*
* VDP Single Byte Multiple Write
*
* R0   dst: write-to address in VDP RAM
* R1   src: MSB of R1 will be written to VDP RAM
* R2   len: number of times to write the MSB byte of R1 to VDP RAM
*
* R0 is modified to a 14-bit value
* R2 is changed to 0
*
VSMW
       MOVB @R0LB,@VDPWA    // Send low byte of VDP RAM write address
       ORI  R0,>4000        // Set read/write bits 14 and 15 to write (01)
       MOVB R0,@VDPWA       // Send high byte of VDP RAM write address
VSMWLP
       MOVB R1,@VDPWD       // Write byte to VDP RAM
       DEC  R2              // Byte counter
       JNE  VSMWLP          // Check if done
       ANDI R0,>3FFF        // Clear R0 top two MSbits
       B    *R11
*// VSMW


#783 GDMike OFFLINE  

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Posted Sat Feb 2, 2019 8:12 PM

The write/read code I guess I'll call it listed above is fantastic!! I also borrowed someone's keyboard routine that I found very useful from post 3 or 4 and I am currently in the process of making some timer for the key autorepeat process since now as a test I wrote the byte from the keyscan and it fills the screen with all A's for example if I were to hit A. But I think I can handle that, maybe! Lol. But that keyscan places >FF if no key press, or either an >80 or >82 or >84 depending on if a Ctrl key or shift key were pressed into register 1 along with the key. And I have a question, how can I tell how much space I have left in ram for my program?

Edited by GDMike, Sat Feb 2, 2019 8:27 PM.


#784 adamantyr ONLINE  

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Posted Sat Feb 2, 2019 11:07 PM

Typically you do a program listing when you compile and check the address to determine space left.

With the 32k expansion, programs usually load into the 24k block first. If you are writing without relying on REF and rolling your own utilities, you can either use AORG to relocate part of your code into the lower 8k block. Or use the lower 8k as data and variable storage.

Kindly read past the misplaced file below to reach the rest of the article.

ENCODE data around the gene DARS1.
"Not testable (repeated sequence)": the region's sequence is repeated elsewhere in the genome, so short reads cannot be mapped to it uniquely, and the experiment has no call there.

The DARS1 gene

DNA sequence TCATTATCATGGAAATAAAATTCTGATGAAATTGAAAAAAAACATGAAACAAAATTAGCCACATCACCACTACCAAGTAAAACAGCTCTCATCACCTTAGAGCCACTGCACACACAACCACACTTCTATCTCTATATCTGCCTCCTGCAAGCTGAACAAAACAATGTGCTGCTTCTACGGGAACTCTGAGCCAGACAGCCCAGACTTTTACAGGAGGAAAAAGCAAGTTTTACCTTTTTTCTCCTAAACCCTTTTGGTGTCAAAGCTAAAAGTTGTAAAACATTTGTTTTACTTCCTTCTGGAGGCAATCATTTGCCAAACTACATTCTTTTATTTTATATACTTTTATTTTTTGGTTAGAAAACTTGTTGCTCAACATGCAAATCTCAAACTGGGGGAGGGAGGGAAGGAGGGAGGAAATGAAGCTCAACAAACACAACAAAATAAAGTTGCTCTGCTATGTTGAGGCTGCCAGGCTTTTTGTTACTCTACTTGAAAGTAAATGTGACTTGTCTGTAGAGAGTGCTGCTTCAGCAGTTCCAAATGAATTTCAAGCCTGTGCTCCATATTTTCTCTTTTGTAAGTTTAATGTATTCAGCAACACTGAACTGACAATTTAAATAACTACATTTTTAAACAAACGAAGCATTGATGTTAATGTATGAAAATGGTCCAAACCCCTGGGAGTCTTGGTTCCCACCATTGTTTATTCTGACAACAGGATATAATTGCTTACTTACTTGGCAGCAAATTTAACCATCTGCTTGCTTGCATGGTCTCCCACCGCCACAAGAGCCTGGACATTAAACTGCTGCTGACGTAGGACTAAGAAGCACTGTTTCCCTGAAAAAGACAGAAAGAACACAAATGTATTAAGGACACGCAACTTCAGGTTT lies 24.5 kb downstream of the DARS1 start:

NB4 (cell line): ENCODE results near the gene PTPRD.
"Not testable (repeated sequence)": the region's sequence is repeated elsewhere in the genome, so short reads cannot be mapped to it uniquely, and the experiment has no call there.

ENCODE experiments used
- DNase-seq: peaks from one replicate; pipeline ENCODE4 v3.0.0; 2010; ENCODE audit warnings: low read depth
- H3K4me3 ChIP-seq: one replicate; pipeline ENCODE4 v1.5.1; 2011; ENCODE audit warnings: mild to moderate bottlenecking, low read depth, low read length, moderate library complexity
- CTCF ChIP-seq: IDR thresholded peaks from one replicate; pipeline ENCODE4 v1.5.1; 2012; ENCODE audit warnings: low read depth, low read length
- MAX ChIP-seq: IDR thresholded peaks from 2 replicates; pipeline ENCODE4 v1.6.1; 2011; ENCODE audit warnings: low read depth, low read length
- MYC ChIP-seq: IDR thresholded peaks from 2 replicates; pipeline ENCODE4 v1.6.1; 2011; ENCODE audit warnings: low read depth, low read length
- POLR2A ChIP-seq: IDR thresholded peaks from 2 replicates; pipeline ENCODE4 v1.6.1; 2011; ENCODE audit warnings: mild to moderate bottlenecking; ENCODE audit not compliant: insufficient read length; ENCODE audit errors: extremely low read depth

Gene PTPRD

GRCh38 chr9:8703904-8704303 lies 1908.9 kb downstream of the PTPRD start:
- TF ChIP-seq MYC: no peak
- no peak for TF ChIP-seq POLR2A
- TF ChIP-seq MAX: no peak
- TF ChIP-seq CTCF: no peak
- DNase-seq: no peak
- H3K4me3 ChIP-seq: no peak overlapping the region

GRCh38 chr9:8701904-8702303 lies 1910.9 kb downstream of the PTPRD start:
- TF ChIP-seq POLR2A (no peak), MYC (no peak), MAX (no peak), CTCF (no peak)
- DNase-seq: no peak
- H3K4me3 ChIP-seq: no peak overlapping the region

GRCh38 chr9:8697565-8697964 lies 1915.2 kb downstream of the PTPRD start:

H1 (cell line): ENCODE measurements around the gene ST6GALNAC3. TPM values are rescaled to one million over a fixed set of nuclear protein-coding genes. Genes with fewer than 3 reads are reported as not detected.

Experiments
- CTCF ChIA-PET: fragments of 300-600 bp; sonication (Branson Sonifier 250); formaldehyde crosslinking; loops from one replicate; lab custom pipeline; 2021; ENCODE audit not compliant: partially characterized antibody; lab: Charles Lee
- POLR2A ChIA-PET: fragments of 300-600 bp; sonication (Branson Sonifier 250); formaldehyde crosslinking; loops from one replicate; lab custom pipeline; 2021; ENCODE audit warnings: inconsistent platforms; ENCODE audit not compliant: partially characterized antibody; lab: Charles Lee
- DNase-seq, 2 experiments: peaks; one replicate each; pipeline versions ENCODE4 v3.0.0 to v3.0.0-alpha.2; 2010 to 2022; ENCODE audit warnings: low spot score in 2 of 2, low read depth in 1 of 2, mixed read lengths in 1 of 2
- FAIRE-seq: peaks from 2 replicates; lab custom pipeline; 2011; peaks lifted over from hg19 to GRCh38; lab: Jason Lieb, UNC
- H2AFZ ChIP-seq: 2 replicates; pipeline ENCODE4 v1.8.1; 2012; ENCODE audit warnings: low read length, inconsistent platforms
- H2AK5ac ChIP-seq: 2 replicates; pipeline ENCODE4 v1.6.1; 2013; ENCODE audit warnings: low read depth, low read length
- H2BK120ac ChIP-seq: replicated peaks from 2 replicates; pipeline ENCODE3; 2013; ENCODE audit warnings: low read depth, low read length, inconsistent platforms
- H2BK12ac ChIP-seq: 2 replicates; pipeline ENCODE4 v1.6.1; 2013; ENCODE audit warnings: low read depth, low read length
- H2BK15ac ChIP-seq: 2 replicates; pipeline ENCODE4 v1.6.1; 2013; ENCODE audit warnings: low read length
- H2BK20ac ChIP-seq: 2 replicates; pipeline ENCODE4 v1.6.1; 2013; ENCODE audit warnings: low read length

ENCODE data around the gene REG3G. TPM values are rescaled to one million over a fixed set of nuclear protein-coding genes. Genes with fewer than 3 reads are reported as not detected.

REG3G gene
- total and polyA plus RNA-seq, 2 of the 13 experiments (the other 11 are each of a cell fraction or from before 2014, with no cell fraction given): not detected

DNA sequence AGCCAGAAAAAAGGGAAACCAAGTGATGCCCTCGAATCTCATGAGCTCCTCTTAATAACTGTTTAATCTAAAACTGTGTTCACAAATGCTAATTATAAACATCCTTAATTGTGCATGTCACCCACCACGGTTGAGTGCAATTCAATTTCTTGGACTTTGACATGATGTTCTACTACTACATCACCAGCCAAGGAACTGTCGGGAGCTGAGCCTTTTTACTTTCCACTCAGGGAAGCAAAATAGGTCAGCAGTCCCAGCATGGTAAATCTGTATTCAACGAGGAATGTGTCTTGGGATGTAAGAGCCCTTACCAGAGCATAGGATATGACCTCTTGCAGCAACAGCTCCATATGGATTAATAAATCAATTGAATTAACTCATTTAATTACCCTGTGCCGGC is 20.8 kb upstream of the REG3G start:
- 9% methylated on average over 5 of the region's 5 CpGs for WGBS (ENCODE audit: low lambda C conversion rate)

#785 Airshack OFFLINE  

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Posted Sun Feb 10, 2019 7:53 AM

Typically you do a program listing when you compile and check the address to determine space left.

You’re talking about doing this with the EA cart, option 2, I believe?

“With the 32k expansion, programs usually load into the 24k block first. If you are writing without relying on REF and rolling your own utilities, you can either use AORG to relocate part of your code into the lower 8k block. Or use the lower 8k as data and variable storage.”

In this case I’ve been doing everything without REF, rolling my own. Will need to research AORG which I’ve only used with mini-memory.




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Edited by Airshack, Sun Feb 10, 2019 7:55 AM.


#786 adamantyr ONLINE  

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Posted Sun Feb 10, 2019 12:36 PM

You’re talking about doing this with the EA cart, option 2, I believe?

“With the 32k expansion, programs usually load into the 24k block first. If you are writing without relying on REF and rolling your own utilities, you can either use AORG to relocate part of your code into the lower 8k block. Or use the lower 8k as data and variable storage.”

In this case I’ve been doing everything without REF, rolling my own. Will need to research AORG which I’ve only used with mini-memory.




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Yes, most 9900 assemblers can produce a listing when you compile.